Google and Facebook both launched services today and you may be faced with a decision about which to use. Both offer very similar ways to allow users to log in to your Web site with either their Facebook or Google account. Both allow you to make your Web site more social (potentially more viral), and give you way more information about your visitors. I’ll take you on a quick walk through in this short video.
Both Google Friend Connect and Facebook Connect add social features to your website. Google Friend Connect is now running on this blog. You can do much deeper integrations, but this will give you the flavor of it. So, effectively I can sign in using my Google credentials and then invite friends, precipitate in comments, all using my Google account.
Check out Sociable.es to see the Facebook implementation running on a WordPress blog (a more official Wordpress Plug-in is rumored to be coming soon). The Sociable.es widget appears very similar to the Google widget, and again you can actually do much more integration than what’s demonstrated there. Basically, the widget records who has visited based on an opt-in login. One feature of the Sociable.es implementation that you might find this entertaining is the very recognizable “invite your friends” page. So now, your visitors can invite their friends to your site. This may make you cringe or make you smile.
The only difference between the two: Google is a little bit more advanced in that you can drag and drop some scripts into your site and get more functionality more quickly, but it’s a little bit buggier, from what I’ve read. “Facebook Connect” is primarily just a re-branding of “Facebook App”, capabilities that have been around for a long. Also, they’ve smoothed out the sign-in process. However, you could have faked this using all the Facebook APIs that have been around for the last year and a half or so.
Why would you implement either of these? First of all, it makes it easier for your users to sign in. Whichever service you use, it’s going to give you a lot of user profile data without them ever having entered it on your site. Users just approved that your site has access to their data. Undoubtedly, there will be Web analytics tools shortly to let you track exactly who visits your site, how often, with details of their gender, age, and nationality.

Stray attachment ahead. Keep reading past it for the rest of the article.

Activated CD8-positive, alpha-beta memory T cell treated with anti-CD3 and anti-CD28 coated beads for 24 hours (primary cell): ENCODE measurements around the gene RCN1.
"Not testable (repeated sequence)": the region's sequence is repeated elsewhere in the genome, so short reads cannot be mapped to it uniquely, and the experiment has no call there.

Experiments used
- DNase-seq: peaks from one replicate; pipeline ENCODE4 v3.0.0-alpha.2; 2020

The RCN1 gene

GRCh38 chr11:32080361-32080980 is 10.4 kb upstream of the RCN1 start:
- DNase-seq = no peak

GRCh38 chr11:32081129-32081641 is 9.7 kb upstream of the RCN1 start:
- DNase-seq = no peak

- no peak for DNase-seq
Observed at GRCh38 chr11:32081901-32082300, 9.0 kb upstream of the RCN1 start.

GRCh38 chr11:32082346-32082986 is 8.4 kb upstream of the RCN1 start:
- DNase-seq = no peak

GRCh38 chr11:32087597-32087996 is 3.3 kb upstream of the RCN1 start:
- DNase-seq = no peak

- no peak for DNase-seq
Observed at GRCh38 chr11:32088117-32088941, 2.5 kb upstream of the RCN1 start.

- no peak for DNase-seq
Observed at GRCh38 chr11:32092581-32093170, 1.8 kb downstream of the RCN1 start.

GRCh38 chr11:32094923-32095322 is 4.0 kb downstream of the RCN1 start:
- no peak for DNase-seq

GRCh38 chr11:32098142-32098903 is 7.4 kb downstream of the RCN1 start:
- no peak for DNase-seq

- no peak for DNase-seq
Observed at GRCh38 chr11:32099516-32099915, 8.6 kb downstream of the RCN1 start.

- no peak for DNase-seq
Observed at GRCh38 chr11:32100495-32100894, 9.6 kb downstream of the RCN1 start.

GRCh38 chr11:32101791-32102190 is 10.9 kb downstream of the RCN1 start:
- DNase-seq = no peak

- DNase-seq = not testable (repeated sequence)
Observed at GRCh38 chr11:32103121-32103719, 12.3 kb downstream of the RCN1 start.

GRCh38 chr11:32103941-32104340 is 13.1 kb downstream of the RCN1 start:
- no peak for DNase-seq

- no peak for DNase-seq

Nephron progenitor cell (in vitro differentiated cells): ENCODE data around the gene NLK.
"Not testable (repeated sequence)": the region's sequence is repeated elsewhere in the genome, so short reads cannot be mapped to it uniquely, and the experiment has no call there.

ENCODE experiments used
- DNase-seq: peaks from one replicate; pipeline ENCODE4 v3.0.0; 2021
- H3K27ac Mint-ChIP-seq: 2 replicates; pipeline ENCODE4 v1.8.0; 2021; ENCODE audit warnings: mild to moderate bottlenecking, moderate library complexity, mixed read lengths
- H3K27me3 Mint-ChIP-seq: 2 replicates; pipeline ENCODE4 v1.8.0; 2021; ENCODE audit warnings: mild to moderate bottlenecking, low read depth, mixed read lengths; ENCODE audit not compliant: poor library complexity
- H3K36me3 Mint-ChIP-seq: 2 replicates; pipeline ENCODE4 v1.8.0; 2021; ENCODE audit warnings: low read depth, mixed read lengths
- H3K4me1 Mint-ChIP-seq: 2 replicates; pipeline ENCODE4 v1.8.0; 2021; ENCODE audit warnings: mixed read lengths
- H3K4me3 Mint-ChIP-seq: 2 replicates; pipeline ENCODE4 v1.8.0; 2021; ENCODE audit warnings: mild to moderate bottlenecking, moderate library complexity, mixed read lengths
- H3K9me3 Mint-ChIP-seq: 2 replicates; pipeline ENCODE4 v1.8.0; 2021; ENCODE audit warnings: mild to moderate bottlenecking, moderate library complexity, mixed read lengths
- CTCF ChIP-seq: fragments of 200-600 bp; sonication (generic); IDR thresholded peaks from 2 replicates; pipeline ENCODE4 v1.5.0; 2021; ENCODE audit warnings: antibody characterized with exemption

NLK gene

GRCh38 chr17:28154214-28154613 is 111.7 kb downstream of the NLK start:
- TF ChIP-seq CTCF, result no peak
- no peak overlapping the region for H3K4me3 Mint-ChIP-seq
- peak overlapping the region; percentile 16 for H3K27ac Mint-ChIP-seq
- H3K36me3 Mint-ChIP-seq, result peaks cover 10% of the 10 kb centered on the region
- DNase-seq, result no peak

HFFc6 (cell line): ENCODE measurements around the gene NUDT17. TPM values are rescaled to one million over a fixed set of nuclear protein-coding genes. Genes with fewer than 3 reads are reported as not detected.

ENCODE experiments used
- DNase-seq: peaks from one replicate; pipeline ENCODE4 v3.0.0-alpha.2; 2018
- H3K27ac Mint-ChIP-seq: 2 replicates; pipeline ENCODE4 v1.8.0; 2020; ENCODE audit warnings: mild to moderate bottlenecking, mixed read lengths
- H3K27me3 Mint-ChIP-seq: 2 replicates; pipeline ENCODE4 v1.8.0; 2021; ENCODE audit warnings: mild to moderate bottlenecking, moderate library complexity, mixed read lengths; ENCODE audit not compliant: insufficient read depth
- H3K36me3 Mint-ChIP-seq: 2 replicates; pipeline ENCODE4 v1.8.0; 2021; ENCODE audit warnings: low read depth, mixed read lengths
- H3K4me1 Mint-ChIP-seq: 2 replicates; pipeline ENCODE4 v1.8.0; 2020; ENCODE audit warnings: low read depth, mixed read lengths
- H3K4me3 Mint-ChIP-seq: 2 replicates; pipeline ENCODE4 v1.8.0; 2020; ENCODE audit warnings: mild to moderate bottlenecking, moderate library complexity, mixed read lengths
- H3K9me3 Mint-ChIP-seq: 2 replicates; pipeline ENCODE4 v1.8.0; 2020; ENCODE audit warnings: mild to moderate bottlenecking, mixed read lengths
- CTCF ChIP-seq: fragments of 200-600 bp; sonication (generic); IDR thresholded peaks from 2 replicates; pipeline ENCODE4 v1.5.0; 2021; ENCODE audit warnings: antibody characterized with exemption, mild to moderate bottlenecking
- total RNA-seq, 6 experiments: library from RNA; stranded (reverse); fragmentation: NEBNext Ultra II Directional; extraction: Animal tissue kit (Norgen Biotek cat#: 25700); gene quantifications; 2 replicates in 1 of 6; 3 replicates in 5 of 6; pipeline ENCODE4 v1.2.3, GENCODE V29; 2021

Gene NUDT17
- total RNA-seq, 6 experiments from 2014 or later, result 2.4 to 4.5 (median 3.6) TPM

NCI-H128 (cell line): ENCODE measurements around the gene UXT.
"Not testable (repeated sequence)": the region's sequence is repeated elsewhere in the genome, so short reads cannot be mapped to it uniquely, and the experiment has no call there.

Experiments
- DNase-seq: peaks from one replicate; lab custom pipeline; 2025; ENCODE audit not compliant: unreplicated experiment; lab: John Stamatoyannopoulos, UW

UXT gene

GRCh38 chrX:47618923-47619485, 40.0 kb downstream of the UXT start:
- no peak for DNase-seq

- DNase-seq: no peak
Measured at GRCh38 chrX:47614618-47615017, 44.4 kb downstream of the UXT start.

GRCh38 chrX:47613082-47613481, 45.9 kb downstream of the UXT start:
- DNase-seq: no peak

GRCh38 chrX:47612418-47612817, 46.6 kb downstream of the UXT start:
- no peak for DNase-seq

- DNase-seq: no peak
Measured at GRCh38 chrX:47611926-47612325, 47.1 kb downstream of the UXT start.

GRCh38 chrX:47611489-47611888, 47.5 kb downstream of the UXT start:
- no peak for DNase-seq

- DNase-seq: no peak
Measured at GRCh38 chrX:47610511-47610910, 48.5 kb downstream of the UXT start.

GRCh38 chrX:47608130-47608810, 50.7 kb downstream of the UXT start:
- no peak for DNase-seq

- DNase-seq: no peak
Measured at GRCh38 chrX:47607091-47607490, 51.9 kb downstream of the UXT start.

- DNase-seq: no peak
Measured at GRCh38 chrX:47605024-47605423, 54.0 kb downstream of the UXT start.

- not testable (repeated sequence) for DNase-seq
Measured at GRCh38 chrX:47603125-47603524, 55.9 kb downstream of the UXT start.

Also, implementing Facebook or Friend Connect potentially makes your site more viral due to the invite and news feed features. Rather than a “Share This” button, you can have an invite your friends button that could share your product or re-post or anything on your website to a social network news feed. Additionally, there will be lots of developer tools that come out that allow you to supplement your existing website with social features like questions, comments, ratings, with pre-built code either from Facebook, Google or third-party developers.
These are exciting services for users and site owners because they allow for non-anonymous Web surfing. From Google and Facebook’s perspective, the more sites that implement these services, the more user identities they will own accross the internet. It is something that Yahoo’s MyBlogLog and Microsoft’s Passport have tried before, but potential with the new services is greater because they are easier to implement, and give access to more data.
- Google Friend Connect
- Facebook Connect
- Google Friend Connect Example Site
- Facebook Connect example Site
Other comments and questions
- Will Google’s friends list tie in with other OpenSocial implementers (MySpace and LinkedIn)?
- There is no reason why you can’t implement both on your Web site.